Geologic Hazard Critical classification in 2011. Has this changed?April 12, 2021, 9:47 p.m.
We have been reaching out to geologists and others at DNR with concerns outlined below, and have received no replies, even when replies were promised. This letter was sent to Tom Bugert, Hillary Franz’s Deputy Chief of Staff at Washington Department of Natural Resources.
"Tom, the "complex structural nature" of the slope (Big Bear Mountain) has been repeatedly identified by DNR in the past as a significant potential hazard to mining activity. We believe that mining may also create conditions that could present a hazard to the neighboring homes at the base of the same slope.To quote Rian Skov in a letter from 2011: "...the Department of Natural Resources (DNR) determined that a thorough geotechnical slope stability study will be required... if mining is to be conducted on site. The slope stability requirement comes from the complex structural nature of the site coupled with a mining plan which proposes removal of slope restraining force (talus material) as the initial phase of mining. The study must detail the geologic structure of the site, address how mining operations will affect slope stability and, if applicable, give recommendations for mining operations which minimize the potential of slope destabilization".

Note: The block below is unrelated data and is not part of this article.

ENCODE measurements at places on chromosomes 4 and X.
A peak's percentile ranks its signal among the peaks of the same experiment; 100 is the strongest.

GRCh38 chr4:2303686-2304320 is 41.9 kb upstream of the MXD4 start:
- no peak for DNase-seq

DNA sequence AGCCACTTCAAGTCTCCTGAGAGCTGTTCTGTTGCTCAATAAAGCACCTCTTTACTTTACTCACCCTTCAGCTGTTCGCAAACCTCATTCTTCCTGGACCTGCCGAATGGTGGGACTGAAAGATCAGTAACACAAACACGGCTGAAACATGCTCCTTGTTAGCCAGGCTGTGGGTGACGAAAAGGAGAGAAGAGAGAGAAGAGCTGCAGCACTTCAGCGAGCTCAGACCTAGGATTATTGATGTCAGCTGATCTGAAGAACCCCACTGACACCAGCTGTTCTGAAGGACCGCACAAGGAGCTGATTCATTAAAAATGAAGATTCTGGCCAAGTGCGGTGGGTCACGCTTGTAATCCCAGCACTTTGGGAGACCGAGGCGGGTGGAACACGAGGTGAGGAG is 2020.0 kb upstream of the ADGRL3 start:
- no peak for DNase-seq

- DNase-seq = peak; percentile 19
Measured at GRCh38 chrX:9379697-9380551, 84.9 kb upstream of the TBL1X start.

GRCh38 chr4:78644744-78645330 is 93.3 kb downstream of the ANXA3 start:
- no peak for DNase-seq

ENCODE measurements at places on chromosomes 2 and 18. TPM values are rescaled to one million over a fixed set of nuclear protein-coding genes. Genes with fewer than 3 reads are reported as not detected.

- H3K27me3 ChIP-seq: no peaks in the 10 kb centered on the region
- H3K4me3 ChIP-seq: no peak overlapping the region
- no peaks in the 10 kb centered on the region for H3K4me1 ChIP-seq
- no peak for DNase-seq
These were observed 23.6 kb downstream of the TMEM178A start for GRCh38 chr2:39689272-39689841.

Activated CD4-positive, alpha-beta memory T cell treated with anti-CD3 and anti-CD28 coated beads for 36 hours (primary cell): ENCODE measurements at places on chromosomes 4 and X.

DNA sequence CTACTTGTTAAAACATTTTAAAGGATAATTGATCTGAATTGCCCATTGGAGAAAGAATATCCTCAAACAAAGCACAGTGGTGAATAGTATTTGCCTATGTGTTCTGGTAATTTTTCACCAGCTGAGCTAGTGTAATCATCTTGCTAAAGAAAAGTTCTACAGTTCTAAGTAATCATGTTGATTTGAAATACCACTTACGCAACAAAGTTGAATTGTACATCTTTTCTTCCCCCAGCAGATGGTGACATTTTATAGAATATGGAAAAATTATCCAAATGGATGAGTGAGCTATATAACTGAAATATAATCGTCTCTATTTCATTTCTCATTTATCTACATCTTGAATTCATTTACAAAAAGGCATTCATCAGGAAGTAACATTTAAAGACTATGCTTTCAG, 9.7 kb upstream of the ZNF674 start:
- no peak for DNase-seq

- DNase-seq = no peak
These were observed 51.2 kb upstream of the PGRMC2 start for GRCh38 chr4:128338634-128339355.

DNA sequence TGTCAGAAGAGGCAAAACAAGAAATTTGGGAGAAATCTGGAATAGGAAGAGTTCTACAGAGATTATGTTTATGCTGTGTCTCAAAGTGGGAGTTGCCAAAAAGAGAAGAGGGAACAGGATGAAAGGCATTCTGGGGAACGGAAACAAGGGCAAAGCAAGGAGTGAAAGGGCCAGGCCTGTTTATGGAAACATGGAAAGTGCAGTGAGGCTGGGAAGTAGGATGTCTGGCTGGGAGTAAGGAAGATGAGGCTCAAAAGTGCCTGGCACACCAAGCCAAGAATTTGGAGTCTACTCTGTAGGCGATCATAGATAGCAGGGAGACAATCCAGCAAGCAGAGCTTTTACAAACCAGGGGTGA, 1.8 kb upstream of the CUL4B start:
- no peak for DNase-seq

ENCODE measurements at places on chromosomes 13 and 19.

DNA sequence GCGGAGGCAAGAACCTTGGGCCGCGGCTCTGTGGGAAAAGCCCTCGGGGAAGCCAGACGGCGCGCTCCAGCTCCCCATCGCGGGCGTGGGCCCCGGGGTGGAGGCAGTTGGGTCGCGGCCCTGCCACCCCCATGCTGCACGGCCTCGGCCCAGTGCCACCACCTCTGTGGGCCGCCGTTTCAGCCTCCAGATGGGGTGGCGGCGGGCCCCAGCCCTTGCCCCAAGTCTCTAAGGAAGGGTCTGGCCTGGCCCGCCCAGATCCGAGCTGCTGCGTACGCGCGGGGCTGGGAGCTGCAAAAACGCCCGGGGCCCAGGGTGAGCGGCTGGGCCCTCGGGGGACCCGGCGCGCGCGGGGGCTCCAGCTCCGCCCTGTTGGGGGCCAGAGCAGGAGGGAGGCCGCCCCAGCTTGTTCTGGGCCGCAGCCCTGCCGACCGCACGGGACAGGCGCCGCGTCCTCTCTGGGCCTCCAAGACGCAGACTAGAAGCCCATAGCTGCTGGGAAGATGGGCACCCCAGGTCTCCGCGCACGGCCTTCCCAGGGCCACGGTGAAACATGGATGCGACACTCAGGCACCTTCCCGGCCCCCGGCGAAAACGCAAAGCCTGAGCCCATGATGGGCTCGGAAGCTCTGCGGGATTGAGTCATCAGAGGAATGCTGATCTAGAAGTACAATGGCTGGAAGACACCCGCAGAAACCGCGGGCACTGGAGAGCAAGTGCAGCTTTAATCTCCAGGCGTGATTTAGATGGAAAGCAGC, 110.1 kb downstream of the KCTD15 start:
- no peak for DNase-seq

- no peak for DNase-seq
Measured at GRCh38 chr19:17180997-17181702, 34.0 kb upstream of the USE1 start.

For this current permit application which proposes to remove the entire 310 foot high ancient talus formation at the base of the slope, to remove the entire slope restraining force from below, an operation that DNR considers a potential risk to miners, would seem to be extremely risky and irresponsible without the studies DNR has indicated in the past.
This study was a requirement of Kiewit's Skagit County Planning and Development Services permit application in 2019 but the study was never undertaken because Kiewit closed the application when they were not awarded the MOC South Jetty project.
For this current application being handled by DNR, DNR has not required a thorough geotechnical slope stability study.
Although many comments have pointed out this omission and asked for the study, DNR has yet to respond or acknowledge this very significant potential impact and safety risk.
Why is DNR no longer requiring a thorough geotechnical slope stability study? Has the structural nature of the site changed?
This site is also classified as Geologic Hazard Critical for three factors and lies on a major N-S Cascade faultline, hazards that could only be compounded by activities that increase slope destabilization.
Thanks for looking into this Tom, we would appreciate a response.
Skagit River Alliance"